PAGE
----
Capturing the Total Eclipse of 1918

1918 Solar eclipse painting by Howard Russell Butler (Source: Wikipedia)
Since the cameras of the time weren't up to the task, the U.S. Naval Observatory commissioned painter/physicist Howard Russell Butler to capture the colors of the 1918 total eclipse with his brush. (Photo source: Wikipedia)

On June 8, 1918, Washingtonians looked to the sky hoping to see… well… something. But, many weren’t quite sure exactly what. As the Evening Star noted:

“There was a great craning of necks on the streets. Many a citizen who had read about the eclipse and forgotten about it, wanted to know where the aeroplane was…. One woman called up The Star and wanted to know whether the Marine Band ‘is playing on the eclipse.’ A reporter carefully explained that the Marine Band sometimes played on the Ellipse.”[1]

For scientists at the U.S. Naval Observatory on Massachusetts Avenue, however, there was no confusion. The day marked an extraordinary astronomical event: a transcontinental total eclipse. For just over two hours, the moon would obscure the sun as it tracked across the sky in a path that stretched from southwestern Washington state to the east coast of Florida. It had been decades since an eclipse was visible across so much of the U.S. and, with late advances in camera technology, astronomers hoped to use the opportunity to capture photos and motion pictures of the sun’s corona, which was impossible to photograph under normal circumstances.

Congress had appropriated $3,500 for the Naval Observatory to document the event – no small feat considering that the country was in the midst of World War I – and preparations began months in advance. As D.C. was several hundred miles from the path of totality – and, thus, would not experience the full eclipse – the Observatory moved its eclipse operations to Baker City, Oregon, which was directly in the eclipse’s path.

Samuel Alfred Mitchell at McCormick Observatory (Source: Wikipedia)
Samuel A. Mitchell, shown here in the Leander McCormick Observatory at the University of Virginia, directed the Naval Observatory's spectroscopic work during the 1918 eclipse. (Photo source: Wikipedia)

Observatory astronomer John C. Hammond tapped University of Virginia professor Samuel Mitchell to direct the spectroscopic work. Mitchell left Charlottesville in April and began setting up the equipment, which included multiple different cameras. A team of astronomers from the Observatory, UVA, and Smith College soon followed to prepare for the big day.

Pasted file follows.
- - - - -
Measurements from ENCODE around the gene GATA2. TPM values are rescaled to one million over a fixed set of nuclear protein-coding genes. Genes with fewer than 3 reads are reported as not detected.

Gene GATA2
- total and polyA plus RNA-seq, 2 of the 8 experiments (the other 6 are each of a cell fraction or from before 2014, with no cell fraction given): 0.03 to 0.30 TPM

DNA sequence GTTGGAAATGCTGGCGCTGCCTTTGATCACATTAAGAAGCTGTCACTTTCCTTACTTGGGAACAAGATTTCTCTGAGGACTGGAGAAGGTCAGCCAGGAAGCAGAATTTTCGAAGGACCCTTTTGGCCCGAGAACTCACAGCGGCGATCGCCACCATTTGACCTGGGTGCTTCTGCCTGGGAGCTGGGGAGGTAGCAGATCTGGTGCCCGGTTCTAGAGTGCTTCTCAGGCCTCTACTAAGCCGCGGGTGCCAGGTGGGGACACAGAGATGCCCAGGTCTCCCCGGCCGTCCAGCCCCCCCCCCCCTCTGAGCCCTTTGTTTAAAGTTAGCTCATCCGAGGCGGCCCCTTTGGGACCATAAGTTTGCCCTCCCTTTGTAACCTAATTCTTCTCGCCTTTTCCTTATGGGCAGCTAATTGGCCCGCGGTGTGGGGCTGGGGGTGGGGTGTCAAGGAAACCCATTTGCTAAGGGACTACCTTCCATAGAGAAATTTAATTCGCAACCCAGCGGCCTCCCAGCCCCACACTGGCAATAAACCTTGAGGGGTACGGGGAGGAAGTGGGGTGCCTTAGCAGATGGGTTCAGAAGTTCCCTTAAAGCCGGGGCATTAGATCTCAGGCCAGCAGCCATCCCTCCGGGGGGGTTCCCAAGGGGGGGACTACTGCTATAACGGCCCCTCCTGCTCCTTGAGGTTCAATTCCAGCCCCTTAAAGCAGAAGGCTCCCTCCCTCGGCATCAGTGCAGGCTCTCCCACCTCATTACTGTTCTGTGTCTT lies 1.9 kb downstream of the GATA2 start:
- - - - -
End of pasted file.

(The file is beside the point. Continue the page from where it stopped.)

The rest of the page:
Actually, “the big day” was really less than two minutes – 117 seconds to be exact. That was the period that the moon would fully obscure the sun over Baker City and allow the group to capture photographs of the corona. And what if clouds got in the way when the moment arrived? Months of work would be for naught.

Even if the weather cooperated, there would be other challenges. In 1918 even the most cutting-edge cameras and film could only reproduce a limited range of color. And so, the Observatory team also brought along a painter-physicist Howard Russell Baker to document the event with his brush. As Mitchell explained, “Mr. Butler has designed and for many years has practiced a shorthand method of noting both form and color. When the photographs were developed Mr. Butler will be able to add the details of the coronal filaments with the end in view of obtaining a scientifically accurate painting of the corona which will be true and not exaggerated.”[2] In effect, Butler’s job was – in less than two minutes –  to accurately paint the colors he saw so that they could be merged with the photos that Mitchell’s team snapped.

Back in Washington, The Post used the astronomers’ exacting calculations about the eclipse to poke fun at the government’s recent decision to implement Daylight Savings Time. “The total eclipse of the sun forecast to occur on June 8 has been postponed for one hour. This is not the result of any error in the calculations of the astronomers nor is it due to an order by modern Joshua that the sun stand still, but is chargeable to the operations of the daylight savings law, as a result of which the clocks throughout the United States were set forward an hour.”[3]